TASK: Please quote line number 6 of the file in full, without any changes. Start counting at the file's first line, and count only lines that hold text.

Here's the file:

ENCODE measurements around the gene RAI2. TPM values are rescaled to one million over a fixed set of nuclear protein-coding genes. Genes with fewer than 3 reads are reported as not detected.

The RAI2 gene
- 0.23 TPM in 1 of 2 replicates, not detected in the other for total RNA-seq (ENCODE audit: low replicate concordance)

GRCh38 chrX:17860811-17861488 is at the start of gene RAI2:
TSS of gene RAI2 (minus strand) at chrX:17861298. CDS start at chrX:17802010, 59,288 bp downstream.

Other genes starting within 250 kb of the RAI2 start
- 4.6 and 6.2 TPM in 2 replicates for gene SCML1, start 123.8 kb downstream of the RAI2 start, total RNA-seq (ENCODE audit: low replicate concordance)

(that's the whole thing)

Other genes starting within 250 kb of the RAI2 start